Furthermore, according to the report, the impact of the Punatsangchhu-I and II and Mangdechhu is impossible to assess because the impact assessment reports do not delineate significant information. Construction work for these projects is ongoing, and their impact will only become clear once they come online. Nevertheless the report stated that the habitat of the critically endangered White-bellied Heron (Ardeainsignis) is under threat due to the development of the Punatsangchhu.

In the case of the Nikachhu hydro project underground drilling was permitted in the buffer zone of a reserve park. The construction of transmission lines through reserve forests and protected areas has negatively impacted forest cover and watershed areas.

Too little regulation, too late

The study pointed out that various regulatory bodies such as the National Environment Commission, Department of Forest and Park Services, Ministry of Labour and Human Resources, and Ministry of Works and Human Settlement, are empowered to screen and assess projects for environmental, social and cultural impacts projects. Unfortunately, in the case of the projects implemented under the India-Bhutan energy cooperation agreement, these agencies become involved only after the government of Bhutan gives its go-ahead by signing an agreement with India to implement the project.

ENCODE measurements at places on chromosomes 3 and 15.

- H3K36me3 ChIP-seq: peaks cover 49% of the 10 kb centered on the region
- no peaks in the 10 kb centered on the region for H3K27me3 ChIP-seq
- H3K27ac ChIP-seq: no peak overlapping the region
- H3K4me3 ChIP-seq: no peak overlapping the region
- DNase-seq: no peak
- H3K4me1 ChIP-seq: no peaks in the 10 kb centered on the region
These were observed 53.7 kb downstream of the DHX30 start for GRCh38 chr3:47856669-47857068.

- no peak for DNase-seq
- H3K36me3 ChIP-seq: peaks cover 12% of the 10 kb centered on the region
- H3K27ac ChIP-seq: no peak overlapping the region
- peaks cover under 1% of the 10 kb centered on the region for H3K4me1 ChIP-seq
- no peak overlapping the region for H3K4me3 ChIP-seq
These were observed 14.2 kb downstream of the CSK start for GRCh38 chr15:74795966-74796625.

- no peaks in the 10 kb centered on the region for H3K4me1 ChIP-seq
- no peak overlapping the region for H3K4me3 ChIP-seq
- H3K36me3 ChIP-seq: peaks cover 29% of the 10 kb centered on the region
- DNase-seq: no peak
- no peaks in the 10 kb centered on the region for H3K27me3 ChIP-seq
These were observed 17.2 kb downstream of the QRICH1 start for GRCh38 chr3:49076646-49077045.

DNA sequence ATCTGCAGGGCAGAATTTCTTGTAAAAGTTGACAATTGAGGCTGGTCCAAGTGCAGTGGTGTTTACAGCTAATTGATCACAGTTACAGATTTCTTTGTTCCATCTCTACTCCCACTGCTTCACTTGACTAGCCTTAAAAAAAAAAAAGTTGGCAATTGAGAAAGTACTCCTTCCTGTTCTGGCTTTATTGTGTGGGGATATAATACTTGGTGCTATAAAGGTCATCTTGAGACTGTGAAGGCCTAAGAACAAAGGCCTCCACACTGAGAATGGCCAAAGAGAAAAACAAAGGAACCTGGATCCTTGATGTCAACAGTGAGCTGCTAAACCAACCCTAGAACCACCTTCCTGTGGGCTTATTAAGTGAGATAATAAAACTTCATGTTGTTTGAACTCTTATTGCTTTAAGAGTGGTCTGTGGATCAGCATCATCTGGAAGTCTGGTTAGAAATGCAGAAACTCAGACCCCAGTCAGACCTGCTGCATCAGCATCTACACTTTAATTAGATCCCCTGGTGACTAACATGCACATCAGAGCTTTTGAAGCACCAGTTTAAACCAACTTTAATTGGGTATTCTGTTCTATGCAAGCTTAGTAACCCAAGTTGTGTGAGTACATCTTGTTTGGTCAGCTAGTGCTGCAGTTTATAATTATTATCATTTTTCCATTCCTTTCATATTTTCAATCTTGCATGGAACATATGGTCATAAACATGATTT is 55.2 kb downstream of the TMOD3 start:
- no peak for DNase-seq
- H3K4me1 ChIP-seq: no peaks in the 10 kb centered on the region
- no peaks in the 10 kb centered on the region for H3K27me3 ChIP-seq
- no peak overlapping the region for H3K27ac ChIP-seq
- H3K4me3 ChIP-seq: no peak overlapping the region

This means that any assessment is usually too late to change major parameters. Environment impact assessment for Chhukha, Kurichhu and Tala projects were not conducted as work began prior to the Environmental Assessment Act 2000. While environment impact assessments for Punatsangchhu-I and II and Mangdechhu hydropower projects were conducted but not made available.